For all that recent shifts in US China policy have had a bipartisan quality, the differences in approach between a Trump administration and most imaginable Democratic administrations would alter European deliberations significantly. Democrats have almost uniformly emphasised that their approach to China would give greater prominence to partners and allies, including the EU itself. Beyond trade, this is still more of a talking point rather than a fleshed-out set of proposals. But on trade alone there is little question that a very different political context would emerge from the removal of current and threatened section 232 tariffs on the EU, a less scorched-earth approach to the World Trade Organization, and a move away from fixating on bilateral deficits. In other areas too, there are likely versions of a Democratic platform that would be equally tough on China but that fall more closely into line with the EU and other US allies. This would include the resumption of limited aspects of cooperation with China on issues such as climate change; a re-engagement with the multilateral system where Beijing has taken advantage of spaces that the Trump administration has vacated; and a more committed approach to values issues in the China relationship than the current US president has adopted.
For all the EU might expect to achieve with Japan, India, and others, the US will remain the critical counterpart on China policy
Even in the event of Trump’s re-election, both Europe and the US will be wrestling with the same leverage problem when it comes to China. The last two years have been – in part – an experiment in whether the US has the unilateral capacity to bring about a major shift in Chinese economic practices. While the escalation of tariffs has, alongside tightened investment restrictions and export controls, helped to expedite the decoupling of the two economies in certain areas, it has not induced the Chinese government to rethink the viability of its model. But a maximally “strategically autonomous” EU clearly cannot be expected to achieve this either. As things stand, the best-case scenario for Europe’s approach to China this year would, inter alia, see the EU establishing: an ambitious industrial strategy and set of connectivity plans; a harder-edged approach to trade enforcement; a new China-centred antitrust instrument; reciprocity measures for government procurement; and a heightened security and values focus in its handling of telecoms, data, and wider digital issues.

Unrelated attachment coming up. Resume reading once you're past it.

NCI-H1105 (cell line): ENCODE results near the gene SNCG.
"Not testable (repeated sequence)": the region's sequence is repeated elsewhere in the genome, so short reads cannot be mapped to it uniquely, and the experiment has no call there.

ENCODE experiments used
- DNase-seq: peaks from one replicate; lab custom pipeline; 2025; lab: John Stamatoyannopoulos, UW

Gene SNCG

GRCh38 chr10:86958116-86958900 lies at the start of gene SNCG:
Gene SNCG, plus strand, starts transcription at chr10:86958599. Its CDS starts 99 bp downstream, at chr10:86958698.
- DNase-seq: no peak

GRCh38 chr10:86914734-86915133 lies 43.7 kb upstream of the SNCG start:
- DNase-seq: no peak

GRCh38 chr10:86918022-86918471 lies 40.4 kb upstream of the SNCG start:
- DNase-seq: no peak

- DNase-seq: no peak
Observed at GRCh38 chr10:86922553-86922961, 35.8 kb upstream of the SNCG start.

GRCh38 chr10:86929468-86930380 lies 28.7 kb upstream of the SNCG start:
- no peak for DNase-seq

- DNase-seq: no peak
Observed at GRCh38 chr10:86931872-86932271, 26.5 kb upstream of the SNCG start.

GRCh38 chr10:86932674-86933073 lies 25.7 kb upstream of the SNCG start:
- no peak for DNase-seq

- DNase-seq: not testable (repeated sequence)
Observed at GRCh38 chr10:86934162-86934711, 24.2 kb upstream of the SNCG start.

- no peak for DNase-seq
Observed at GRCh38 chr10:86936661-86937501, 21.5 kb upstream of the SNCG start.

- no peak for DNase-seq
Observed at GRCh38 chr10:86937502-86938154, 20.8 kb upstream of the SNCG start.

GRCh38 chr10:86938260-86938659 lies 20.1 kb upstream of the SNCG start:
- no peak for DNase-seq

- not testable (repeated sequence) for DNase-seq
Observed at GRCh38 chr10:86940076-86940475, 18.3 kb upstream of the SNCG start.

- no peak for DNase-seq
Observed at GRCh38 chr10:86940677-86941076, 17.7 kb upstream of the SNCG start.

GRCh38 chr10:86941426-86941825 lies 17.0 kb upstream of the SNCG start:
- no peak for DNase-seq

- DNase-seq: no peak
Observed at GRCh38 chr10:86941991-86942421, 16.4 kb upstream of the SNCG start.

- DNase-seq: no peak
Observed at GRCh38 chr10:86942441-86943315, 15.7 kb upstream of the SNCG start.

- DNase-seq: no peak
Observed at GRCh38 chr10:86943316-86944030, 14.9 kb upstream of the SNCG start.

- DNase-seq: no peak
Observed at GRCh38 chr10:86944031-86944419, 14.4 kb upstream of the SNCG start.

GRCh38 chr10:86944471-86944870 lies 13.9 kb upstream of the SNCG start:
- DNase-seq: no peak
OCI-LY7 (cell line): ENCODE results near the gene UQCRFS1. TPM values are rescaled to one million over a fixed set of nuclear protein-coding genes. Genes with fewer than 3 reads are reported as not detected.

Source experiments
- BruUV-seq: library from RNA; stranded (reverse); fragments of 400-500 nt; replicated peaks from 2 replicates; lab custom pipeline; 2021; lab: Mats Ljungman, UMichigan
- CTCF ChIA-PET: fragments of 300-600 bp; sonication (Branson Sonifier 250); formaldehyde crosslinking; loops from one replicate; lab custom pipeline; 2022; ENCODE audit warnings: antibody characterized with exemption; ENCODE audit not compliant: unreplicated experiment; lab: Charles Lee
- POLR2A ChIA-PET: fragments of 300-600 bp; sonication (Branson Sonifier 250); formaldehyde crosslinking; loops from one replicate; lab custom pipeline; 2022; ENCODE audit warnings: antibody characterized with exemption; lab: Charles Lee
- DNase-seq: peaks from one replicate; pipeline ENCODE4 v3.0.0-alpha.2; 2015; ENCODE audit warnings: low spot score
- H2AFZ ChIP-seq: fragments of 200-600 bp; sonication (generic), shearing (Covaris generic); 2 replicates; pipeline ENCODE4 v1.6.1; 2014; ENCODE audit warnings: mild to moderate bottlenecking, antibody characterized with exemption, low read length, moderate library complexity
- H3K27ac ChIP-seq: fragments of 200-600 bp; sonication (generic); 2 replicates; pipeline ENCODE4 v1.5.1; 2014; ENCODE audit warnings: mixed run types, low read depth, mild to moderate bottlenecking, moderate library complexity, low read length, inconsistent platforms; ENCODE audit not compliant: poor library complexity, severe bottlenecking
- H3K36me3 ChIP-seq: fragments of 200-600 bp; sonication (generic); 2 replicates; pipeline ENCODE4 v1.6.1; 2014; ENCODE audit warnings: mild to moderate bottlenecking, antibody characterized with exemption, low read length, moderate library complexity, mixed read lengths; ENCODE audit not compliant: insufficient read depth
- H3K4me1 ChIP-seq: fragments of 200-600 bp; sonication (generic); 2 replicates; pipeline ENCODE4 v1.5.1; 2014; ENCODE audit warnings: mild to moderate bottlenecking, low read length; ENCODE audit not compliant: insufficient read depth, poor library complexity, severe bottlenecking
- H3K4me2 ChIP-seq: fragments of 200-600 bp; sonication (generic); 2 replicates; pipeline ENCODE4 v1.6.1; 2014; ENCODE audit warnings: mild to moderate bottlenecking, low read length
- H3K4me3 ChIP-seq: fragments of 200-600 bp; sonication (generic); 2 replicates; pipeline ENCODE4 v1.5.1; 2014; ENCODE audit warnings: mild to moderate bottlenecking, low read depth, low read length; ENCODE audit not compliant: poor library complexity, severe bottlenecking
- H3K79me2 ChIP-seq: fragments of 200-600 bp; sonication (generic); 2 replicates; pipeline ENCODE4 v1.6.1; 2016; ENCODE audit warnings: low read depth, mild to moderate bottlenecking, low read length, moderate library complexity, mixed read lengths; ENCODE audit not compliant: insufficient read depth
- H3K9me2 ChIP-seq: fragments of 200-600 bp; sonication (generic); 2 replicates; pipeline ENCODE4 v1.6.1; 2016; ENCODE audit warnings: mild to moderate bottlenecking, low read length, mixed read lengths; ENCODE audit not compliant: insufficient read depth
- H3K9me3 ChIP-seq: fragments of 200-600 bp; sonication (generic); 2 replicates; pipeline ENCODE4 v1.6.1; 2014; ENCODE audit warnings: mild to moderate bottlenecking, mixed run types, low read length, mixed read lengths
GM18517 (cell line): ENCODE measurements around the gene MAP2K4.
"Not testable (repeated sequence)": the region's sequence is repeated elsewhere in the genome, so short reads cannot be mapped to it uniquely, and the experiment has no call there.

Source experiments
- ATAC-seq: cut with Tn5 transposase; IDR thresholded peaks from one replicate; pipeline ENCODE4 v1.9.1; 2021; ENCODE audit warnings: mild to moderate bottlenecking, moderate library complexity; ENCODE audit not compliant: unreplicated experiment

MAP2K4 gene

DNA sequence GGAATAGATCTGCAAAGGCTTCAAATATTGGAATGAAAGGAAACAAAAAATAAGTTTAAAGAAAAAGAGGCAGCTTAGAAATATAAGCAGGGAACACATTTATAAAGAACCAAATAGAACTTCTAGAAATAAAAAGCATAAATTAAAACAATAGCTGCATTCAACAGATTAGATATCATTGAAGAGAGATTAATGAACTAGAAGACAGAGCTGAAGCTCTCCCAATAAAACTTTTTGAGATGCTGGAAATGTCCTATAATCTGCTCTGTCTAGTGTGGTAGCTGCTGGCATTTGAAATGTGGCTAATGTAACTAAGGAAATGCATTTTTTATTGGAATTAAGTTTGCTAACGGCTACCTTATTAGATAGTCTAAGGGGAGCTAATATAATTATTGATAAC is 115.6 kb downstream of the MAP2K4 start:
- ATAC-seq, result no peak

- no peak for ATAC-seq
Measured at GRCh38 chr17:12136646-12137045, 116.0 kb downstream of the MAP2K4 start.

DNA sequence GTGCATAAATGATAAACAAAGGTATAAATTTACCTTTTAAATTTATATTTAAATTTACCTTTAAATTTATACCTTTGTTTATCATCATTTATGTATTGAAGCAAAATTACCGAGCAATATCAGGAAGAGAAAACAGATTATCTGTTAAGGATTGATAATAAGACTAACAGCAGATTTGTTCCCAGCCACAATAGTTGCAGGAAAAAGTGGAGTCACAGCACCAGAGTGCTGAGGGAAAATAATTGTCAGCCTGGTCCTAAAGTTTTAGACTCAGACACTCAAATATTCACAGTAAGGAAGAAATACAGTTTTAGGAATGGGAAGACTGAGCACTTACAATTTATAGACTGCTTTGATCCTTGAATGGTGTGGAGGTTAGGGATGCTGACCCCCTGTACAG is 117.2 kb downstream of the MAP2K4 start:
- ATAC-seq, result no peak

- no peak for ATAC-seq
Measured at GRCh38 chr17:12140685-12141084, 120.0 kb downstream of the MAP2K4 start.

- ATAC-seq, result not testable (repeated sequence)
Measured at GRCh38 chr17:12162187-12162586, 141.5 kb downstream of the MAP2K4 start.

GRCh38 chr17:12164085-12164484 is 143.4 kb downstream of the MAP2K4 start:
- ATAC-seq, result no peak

All this would considerably strengthen Europe’s capacity to protect its principles and interests. But beyond defensive instruments, any hopes of exerting effective pressure on Beijing or shaping the broader political and economic landscape in which China operates will require wider coalitions to pull together in several critical areas. And for all that the EU might expect to achieve with Japan, India, Australia, Canada, a post-Brexit United Kingdom, and other like-minded partners, the US will remain the critical counterpart.
A major part of Europe’s 2020 China agenda will remain internal. The battles over Europe’s China policy – and many of the broader adjustments that will result from it – are going to be intense, and will play out amid considerably greater pressures from Beijing. But there is a real risk for China too. If its “year of Europe” pans out the way many European officials expect, it is not just the EU’s approach that would head further in the direction of competition and systemic rivalry. There is potential for 2020 to mark the beginnings of more concerted coalition-building efforts among liberal democracies which – for all their differences – still have substantial areas of common ground on China, and are starting to face up to the limits of what they can hope to achieve alone.
The European Council on Foreign Relations does not take collective positions. ECFR publications only represent the views of its individual authors.